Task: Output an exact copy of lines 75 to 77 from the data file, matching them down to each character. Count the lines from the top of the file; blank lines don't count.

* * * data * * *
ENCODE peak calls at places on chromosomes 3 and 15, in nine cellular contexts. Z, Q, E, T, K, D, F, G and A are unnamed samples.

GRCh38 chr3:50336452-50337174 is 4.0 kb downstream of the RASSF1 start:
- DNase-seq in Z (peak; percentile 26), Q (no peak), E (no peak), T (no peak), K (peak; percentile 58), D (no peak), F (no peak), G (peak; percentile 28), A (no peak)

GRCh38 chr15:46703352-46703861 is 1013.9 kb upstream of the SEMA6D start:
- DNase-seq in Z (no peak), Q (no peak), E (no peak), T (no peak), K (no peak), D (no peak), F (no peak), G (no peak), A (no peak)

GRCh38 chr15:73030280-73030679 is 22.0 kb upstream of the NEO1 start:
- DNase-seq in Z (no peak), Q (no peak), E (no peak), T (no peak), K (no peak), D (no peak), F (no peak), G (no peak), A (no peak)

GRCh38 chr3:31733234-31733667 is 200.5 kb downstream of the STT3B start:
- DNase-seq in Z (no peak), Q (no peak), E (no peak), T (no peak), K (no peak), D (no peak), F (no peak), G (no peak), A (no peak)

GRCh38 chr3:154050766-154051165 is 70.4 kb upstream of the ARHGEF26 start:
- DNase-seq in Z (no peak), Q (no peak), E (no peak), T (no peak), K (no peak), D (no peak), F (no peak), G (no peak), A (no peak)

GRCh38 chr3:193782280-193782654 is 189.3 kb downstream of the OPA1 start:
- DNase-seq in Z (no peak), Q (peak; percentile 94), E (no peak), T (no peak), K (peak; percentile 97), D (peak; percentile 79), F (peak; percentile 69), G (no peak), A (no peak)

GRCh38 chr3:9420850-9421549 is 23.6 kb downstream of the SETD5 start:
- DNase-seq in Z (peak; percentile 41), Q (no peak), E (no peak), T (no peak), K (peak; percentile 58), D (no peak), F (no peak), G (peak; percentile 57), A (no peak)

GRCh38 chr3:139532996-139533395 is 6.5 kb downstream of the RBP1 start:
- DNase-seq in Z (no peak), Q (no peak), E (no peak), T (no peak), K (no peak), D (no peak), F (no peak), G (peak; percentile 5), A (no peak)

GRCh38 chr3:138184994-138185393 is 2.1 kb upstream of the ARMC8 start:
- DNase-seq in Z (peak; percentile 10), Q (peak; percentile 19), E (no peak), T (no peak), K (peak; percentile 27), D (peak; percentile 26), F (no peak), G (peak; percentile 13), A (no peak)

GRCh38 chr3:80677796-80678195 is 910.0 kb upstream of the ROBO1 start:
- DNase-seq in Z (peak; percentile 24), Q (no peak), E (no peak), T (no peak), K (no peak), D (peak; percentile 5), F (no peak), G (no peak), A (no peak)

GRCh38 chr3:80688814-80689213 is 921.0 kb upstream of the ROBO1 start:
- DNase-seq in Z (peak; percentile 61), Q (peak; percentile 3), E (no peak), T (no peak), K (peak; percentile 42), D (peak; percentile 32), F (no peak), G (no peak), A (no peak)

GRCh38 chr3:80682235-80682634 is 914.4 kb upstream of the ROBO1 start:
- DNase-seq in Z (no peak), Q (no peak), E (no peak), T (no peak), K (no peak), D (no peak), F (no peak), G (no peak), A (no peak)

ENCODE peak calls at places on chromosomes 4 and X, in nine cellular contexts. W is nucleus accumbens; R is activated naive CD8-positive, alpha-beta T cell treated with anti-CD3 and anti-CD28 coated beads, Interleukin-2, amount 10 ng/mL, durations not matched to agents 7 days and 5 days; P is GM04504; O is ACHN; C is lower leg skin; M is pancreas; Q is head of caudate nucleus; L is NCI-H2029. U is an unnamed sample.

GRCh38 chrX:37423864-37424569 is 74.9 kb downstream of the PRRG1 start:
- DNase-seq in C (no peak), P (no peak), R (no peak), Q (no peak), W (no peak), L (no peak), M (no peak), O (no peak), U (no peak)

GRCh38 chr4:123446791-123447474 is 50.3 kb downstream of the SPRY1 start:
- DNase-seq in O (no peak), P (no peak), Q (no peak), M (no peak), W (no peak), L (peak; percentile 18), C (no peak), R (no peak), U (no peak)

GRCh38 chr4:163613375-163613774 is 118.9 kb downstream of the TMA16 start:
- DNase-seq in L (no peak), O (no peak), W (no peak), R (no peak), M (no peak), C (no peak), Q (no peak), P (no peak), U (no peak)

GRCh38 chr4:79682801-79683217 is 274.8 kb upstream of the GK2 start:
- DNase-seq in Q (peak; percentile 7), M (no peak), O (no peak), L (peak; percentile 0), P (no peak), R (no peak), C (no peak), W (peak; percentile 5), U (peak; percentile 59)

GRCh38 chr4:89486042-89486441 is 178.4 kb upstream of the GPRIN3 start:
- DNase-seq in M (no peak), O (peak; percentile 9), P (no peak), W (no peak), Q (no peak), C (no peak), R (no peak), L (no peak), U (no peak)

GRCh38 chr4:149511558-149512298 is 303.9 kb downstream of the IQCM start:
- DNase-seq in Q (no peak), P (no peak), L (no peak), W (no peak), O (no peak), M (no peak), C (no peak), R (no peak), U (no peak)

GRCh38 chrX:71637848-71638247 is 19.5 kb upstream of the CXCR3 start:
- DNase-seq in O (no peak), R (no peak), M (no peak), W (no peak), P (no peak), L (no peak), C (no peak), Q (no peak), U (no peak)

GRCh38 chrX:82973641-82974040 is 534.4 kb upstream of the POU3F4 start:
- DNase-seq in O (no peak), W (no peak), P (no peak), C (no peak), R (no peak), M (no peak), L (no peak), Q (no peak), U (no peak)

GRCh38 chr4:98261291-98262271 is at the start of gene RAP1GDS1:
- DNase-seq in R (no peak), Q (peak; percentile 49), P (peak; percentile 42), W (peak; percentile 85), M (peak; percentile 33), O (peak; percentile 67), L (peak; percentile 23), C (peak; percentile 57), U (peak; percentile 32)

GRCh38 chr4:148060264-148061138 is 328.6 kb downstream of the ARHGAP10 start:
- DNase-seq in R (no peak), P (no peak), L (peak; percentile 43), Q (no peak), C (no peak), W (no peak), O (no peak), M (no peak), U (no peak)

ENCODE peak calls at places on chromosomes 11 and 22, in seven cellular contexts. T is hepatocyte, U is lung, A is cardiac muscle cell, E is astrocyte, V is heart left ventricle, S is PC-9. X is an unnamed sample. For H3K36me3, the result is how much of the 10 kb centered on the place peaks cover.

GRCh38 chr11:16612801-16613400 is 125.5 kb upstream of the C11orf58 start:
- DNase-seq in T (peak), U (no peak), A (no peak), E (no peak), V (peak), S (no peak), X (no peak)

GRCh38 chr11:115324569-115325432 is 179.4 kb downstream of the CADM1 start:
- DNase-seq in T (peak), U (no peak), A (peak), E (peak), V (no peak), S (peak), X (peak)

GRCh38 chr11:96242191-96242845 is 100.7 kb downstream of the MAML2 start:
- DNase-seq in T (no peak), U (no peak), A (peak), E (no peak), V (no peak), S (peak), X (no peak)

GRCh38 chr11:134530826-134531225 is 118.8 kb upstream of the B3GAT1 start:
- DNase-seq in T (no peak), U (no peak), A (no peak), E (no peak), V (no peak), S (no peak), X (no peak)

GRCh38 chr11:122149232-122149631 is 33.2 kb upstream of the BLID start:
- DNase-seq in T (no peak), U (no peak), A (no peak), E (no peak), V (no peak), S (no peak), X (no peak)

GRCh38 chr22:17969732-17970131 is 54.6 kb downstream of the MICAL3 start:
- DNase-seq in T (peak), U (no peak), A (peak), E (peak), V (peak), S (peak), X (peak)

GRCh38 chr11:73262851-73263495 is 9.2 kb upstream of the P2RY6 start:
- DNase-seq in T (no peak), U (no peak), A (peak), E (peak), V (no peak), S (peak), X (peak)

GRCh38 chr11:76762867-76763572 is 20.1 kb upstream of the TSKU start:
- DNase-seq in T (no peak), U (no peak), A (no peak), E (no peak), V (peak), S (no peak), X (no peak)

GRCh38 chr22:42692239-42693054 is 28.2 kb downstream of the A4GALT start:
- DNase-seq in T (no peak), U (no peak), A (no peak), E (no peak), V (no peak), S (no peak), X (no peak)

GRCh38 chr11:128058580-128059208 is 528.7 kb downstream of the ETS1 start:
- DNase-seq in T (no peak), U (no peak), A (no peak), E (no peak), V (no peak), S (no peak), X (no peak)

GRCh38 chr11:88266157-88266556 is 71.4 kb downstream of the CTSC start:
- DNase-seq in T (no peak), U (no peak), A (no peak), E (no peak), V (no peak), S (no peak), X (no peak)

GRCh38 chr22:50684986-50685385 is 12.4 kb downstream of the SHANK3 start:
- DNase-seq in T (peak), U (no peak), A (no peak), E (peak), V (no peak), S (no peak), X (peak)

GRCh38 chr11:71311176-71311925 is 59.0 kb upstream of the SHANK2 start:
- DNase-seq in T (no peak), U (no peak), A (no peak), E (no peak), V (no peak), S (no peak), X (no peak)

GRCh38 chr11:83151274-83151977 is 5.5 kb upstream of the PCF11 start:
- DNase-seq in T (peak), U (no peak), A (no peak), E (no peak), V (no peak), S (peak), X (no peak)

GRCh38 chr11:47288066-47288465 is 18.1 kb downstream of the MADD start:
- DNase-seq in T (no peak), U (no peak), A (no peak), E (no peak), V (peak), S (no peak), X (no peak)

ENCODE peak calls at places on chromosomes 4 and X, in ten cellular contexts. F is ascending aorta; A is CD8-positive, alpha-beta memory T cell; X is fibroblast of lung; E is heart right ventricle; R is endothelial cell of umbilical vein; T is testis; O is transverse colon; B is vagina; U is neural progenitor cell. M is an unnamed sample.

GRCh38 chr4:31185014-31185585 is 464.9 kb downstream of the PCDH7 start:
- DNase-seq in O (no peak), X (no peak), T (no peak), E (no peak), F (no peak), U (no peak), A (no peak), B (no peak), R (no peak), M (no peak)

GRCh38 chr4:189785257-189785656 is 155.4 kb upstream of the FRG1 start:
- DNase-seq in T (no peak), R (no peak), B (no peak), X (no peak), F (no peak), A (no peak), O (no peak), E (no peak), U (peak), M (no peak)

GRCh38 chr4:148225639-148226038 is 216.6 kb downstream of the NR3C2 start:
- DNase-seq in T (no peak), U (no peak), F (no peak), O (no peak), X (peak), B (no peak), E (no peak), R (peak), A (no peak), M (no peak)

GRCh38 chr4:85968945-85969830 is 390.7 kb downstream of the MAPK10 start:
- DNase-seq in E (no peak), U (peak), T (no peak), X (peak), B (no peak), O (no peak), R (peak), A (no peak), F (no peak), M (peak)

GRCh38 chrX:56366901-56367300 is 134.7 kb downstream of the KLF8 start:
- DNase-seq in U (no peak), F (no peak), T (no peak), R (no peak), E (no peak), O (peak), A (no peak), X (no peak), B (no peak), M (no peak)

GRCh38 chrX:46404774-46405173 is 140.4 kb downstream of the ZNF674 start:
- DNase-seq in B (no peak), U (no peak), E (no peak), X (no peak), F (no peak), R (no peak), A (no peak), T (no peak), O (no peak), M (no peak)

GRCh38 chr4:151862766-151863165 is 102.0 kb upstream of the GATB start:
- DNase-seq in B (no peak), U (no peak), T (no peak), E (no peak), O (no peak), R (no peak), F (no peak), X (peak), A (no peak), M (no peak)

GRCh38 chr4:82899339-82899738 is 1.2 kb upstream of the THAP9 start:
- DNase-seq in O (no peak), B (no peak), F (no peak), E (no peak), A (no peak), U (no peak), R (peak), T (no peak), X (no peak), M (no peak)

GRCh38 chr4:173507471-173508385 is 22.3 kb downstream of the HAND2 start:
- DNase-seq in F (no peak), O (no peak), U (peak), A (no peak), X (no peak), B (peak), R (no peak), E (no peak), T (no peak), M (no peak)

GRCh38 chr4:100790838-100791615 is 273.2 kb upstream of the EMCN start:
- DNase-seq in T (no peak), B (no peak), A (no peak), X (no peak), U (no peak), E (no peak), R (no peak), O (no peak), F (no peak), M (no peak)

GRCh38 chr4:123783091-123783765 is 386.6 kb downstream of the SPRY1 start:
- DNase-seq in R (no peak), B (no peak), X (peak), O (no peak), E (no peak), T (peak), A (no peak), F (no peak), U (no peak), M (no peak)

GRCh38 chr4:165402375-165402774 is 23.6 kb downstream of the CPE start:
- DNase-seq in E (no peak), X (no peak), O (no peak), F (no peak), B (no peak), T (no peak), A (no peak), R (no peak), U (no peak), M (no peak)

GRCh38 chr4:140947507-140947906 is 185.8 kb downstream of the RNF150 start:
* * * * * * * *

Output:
- DNase-seq in T (peak), U (no peak), A (no peak), E (no peak), V (no peak), S (peak), X (no peak)

GRCh38 chr11:47288066-47288465 is 18.1 kb downstream of the MADD start:
- DNase-seq in T (no peak), U (no peak), A (no peak), E (no peak), V (peak), S (no peak), X (no peak)